Treatment for Post Traumatic Stress Disorder is possible.
In my previous article, Trauma and Post Traumatic Stress Disorder, the symptoms of PTSD were reviewed. If you have been experiencing these symptoms for more than a month, there is a very good chance that your life is being significantly disrupted, and you could benefit from therapy. But where do you start?
How do you choose a therapist?
The most important thing to remember about trauma is that it impacts mind, body and spirit. PTSD treatment therefore should be multifaceted – helping you learn to:
- Calm your nervous system
- Manage your emotions and alter damaging thinking patterns or beliefs about yourself or the world that have been created because of the event(s).
Calming Your Nervous System
Treatments that focus on calming the nervous system include neurofeedback, breath work, somatic processing, grounding, EFT (tapping), mindfulness, meditation, yoga, vagus nerve stimulation, and bio-feedback to name a few. The goal of these therapeutic techniques is to help you re-establish a sense of control over your symptoms and yourself. However, alone they will not heal the trauma.
Managing Your Emotions
For people who have been diagnosed with PTSD, managing our emotional responses can be like riding a roller coaster. The traumatic experiences have overwhelm our central nervous system causing it to be over-sensitive to any perceived threat and to frequently bring us back to our fight-flight-freeze response.
There are many proven therapeutic approaches which can help you learn to manage your emotions including:
- Emotional Focused Therapy
- Anxiety Management
- Exposure Therapy
- Stress Inoculation Therapy
- Systematic Desensitization
Altering Damaged Thinking Patterns & Beliefs
Traumatic experiences tend to negatively impact the way in which we view ourselves, our safety, and the world around us. Our beliefs impact our feelings and our behaviours.
Therapeutic approaches that are designed to alter negative thinking patterns that do not serve you include:
- Cognitive Behaviour Therapy
- Narrative Therapy
- Emotion Focused Therapy
Trauma is a sensory experience – meaning it is experienced through our five senses. Our cognitive functioning or thinking brain is “off-line” at the time the trauma occurs so that we can focus on our fight-flight or freeze response. It is only afterwards that we try to put words or meaning to what occurred. It is in our right brain or emotional brain where the memories of the experience are stored. They are also stored in our bodies. Trauma impacts the communication between our right brain and our left or “thinking” brain. Therapeutic techniques that help re-wire the brain and re-integrate right and left- brain functioning (help you learn to manage your emotions and your thoughts at the same time) are considered most effective. These include:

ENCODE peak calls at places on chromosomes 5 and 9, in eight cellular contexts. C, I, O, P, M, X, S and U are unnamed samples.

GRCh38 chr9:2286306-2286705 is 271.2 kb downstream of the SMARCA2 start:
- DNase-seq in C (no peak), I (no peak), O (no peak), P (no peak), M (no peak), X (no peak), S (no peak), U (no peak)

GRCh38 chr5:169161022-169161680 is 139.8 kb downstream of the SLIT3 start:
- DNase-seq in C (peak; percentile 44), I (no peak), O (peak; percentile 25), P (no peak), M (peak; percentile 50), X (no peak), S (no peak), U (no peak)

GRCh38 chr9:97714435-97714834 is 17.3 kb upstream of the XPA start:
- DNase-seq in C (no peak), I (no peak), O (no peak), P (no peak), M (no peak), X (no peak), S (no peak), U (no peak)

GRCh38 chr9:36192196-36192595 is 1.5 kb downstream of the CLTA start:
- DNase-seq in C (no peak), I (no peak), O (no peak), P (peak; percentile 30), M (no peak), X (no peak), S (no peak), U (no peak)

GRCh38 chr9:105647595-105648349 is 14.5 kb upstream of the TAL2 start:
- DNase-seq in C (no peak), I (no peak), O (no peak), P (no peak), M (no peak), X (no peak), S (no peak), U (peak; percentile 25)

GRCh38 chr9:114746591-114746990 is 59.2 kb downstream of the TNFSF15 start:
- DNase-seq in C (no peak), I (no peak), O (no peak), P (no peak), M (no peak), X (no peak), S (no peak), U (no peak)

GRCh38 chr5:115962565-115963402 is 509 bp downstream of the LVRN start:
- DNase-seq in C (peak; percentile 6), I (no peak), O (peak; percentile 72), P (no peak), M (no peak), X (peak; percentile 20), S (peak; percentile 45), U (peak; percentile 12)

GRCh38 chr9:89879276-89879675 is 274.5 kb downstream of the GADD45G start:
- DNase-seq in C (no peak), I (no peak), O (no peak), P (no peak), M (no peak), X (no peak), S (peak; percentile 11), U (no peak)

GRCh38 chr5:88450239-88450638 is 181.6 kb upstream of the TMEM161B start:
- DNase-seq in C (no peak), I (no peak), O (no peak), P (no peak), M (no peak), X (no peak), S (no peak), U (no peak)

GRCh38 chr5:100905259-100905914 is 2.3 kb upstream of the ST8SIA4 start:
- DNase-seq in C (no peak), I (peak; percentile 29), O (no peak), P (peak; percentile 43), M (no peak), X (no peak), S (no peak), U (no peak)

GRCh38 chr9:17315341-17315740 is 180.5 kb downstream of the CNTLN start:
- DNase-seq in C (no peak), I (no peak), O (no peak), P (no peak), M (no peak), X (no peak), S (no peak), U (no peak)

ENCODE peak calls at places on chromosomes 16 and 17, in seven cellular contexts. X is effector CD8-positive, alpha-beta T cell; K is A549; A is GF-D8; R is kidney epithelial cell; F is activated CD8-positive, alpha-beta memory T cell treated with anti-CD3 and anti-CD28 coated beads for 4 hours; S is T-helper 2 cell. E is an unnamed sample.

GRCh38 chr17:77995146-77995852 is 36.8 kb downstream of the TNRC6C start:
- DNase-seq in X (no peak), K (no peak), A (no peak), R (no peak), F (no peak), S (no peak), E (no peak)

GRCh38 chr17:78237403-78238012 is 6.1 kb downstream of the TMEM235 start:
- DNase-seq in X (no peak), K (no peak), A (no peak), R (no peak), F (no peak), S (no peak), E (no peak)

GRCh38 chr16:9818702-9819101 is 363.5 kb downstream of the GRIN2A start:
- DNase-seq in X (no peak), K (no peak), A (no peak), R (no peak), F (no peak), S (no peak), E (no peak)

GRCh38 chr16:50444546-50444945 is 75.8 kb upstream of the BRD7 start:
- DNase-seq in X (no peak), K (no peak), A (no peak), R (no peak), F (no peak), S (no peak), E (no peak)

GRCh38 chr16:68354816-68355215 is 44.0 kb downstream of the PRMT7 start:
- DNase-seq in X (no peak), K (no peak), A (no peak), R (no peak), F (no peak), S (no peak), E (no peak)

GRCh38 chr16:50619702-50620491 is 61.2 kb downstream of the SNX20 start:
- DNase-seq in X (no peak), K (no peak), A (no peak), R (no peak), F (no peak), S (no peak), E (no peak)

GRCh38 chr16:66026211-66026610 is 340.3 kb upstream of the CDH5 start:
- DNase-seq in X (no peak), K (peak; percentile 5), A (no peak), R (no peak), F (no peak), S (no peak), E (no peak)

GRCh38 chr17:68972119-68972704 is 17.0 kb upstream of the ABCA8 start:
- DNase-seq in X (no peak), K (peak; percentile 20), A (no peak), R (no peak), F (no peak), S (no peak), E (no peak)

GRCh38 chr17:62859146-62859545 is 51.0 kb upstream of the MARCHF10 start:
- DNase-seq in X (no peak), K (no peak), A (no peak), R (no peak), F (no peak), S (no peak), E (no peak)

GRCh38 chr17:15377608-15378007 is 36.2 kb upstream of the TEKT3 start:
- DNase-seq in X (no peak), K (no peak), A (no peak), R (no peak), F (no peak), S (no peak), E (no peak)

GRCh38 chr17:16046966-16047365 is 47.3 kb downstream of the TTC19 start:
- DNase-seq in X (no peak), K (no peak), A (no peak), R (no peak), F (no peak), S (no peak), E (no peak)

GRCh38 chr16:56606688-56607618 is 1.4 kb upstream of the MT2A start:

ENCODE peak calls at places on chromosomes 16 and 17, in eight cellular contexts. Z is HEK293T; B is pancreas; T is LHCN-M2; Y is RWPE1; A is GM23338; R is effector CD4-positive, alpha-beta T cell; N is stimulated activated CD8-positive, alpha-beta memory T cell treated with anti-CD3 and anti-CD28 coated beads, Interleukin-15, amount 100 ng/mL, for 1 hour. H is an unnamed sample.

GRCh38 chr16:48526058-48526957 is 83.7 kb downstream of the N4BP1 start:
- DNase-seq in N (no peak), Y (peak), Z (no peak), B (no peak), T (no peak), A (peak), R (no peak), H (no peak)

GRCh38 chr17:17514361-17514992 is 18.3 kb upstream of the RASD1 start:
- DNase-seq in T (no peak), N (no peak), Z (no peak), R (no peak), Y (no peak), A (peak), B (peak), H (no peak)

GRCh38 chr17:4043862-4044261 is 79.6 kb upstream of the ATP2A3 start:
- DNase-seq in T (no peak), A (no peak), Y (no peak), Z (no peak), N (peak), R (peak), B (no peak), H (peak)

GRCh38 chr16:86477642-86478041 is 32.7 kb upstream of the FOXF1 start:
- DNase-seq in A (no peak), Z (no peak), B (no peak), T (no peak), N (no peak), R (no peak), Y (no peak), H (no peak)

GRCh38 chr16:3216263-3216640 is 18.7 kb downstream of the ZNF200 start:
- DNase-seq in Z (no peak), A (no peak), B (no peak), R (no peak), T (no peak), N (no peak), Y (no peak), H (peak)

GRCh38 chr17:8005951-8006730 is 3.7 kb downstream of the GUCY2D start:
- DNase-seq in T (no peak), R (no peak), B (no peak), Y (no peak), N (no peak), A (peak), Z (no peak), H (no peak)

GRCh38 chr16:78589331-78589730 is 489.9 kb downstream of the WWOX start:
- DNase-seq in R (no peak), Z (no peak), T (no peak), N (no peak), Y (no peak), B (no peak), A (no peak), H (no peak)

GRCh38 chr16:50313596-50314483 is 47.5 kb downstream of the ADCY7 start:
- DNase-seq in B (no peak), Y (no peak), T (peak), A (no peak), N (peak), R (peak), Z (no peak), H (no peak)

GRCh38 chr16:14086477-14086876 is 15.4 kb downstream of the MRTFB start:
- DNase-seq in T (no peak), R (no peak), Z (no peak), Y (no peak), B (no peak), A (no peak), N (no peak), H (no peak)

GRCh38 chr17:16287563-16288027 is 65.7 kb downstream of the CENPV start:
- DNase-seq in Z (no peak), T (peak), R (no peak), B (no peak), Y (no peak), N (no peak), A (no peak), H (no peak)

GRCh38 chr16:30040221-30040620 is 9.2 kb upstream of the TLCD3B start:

- Staged Trauma Processing
- Emotion Focused Therapy
- Emotion Freedom Technique (EFT)
- Sensorimotor Psychotherapy
- Somatic Processing
- Eye Movement Desensitization and Reprocessing (EMDR)
- The Comprehensive Resource Model (CRM) to name a few.
Trauma treatment is not one-size fits all.
Trained trauma therapists use a variety of treatment approaches to best meet your specific symptoms and needs. If you are interested in finding out more about the therapeutic approach that will best suit you, contact us at the Relationship Centre to meet with one of our Trauma Specialists.
by Heather Baker MSW, RSW
Books We Love
Waking the Tiger normalizes the symptoms of trauma and the steps needed to heal them. People are often traumatized by seemingly ordinary experiences. Through heightened awareness of these sensations, trauma can be healed.
by Peter A. Levine with Ann Frederick
The Body Keeps The Score
Brain, Mind and Body in the Healing of Trauma.
This book exposes the tremendous power of our relationships both to hurt and to heal—and offers new hope for reclaiming lives.
by Bessel Van der Kolk, M.D.